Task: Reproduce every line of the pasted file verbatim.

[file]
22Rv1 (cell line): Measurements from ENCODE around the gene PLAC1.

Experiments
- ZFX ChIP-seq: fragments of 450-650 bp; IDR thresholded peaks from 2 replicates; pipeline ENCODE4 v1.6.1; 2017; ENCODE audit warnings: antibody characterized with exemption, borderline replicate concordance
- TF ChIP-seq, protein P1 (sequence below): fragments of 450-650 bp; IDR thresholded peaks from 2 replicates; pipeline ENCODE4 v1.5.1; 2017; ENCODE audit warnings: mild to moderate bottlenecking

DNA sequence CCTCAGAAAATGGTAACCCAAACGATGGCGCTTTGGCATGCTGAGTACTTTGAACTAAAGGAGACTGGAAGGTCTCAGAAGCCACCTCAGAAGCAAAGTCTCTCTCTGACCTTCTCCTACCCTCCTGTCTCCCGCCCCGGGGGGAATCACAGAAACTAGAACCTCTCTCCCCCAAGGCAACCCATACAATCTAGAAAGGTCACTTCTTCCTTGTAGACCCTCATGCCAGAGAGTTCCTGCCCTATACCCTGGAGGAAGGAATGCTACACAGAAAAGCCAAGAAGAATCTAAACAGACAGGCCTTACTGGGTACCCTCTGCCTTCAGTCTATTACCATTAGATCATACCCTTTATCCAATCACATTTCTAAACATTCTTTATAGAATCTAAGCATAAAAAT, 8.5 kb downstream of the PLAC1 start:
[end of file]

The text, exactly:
22Rv1 (cell line): Measurements from ENCODE around the gene PLAC1.

Experiments
- ZFX ChIP-seq: fragments of 450-650 bp; IDR thresholded peaks from 2 replicates; pipeline ENCODE4 v1.6.1; 2017; ENCODE audit warnings: antibody characterized with exemption, borderline replicate concordance
- TF ChIP-seq, protein P1 (sequence below): fragments of 450-650 bp; IDR thresholded peaks from 2 replicates; pipeline ENCODE4 v1.5.1; 2017; ENCODE audit warnings: mild to moderate bottlenecking

DNA sequence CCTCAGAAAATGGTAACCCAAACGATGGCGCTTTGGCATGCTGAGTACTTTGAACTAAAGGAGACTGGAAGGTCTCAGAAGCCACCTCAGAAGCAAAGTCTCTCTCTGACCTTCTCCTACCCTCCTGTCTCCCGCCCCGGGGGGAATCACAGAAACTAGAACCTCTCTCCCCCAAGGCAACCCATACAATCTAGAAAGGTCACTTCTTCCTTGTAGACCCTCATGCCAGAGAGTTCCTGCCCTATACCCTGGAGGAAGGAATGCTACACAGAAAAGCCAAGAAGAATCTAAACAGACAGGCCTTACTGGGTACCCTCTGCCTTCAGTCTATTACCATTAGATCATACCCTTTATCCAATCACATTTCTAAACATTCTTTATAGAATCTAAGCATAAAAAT, 8.5 kb downstream of the PLAC1 start: